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Kenyan non-profit Ushahidi and online publication iAfrikan have developed Report Xenophobia to help better understand the landscape of the violent attacks taking place against foreign nationals across the rainbow nation.
Ushahidi was first popularised as a tool when it crowdsourced and mapped violent attacks during the Kenya’s 2007 elections. The open-source software was soon rolled out to be used during the Haiti earthquake in 2010 as well as Chile and many other humanitarian disasters.
Similar to Ushahidi’s other platforms, the system provides a real-time reporting and alerting tool for incidents of xenophobia across the country. Information is collected from the general public using either SMS, e-mail, online form and Twitter.
As stressed by tech humanitarian Patrick Meier in an interview with Memeburn earlier this year, “If you can’t map a need or a damage report it’s not actionable.” Crowdsourcing tools such as these can enable both humanitarian groups and journalists to better understand and ultimately coordinate actions.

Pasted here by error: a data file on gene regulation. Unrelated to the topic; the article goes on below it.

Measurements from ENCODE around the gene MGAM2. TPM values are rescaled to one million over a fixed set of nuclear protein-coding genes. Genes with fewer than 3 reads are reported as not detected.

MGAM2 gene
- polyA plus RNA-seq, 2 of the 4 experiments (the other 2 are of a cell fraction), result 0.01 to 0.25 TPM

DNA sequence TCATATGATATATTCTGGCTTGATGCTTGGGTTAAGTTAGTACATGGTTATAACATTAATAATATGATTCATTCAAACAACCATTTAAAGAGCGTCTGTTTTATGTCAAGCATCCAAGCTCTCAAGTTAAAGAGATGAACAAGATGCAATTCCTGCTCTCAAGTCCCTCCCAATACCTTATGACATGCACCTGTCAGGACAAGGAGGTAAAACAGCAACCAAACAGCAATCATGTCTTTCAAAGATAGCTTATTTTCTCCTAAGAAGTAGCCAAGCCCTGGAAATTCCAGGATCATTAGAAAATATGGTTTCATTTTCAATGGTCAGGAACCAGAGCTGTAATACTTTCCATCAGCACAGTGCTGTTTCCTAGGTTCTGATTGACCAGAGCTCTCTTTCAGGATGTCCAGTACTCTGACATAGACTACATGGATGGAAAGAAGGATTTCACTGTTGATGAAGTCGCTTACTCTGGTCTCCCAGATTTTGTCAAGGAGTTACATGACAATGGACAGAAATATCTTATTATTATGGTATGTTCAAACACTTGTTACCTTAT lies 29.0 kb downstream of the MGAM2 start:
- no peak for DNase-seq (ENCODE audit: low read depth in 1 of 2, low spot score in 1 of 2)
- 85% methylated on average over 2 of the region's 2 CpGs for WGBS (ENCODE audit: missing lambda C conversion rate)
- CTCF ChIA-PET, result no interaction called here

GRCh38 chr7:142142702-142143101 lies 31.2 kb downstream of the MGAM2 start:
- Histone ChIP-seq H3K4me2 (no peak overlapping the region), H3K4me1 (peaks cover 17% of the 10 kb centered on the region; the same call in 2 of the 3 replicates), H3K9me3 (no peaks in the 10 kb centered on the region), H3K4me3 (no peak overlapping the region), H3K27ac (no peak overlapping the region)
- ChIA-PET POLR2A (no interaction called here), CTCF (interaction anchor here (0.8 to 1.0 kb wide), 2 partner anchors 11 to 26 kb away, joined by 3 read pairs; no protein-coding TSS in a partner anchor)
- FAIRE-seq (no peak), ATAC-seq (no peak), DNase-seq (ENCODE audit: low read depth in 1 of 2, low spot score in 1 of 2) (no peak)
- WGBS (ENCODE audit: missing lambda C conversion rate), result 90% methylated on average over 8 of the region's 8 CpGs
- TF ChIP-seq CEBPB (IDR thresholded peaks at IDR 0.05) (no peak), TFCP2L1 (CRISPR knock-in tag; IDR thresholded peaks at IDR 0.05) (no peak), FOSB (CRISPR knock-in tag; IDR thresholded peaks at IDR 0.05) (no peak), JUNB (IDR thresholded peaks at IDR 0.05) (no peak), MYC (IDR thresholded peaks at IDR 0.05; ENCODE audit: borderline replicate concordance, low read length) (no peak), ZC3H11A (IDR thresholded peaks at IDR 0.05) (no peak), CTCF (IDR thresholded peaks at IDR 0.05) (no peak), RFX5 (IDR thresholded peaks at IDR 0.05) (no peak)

The South African police, however, has cautioned the public to stop spreading false reports on xenophobic attacks which have spiked in the country over the past three weeks.
The site does verify the reports after which they’ll be placed on a map and shared with organisations that may find the information useful such as the South African Police Service. The site notes that all identity details of the reporters are kept privately and anonymous.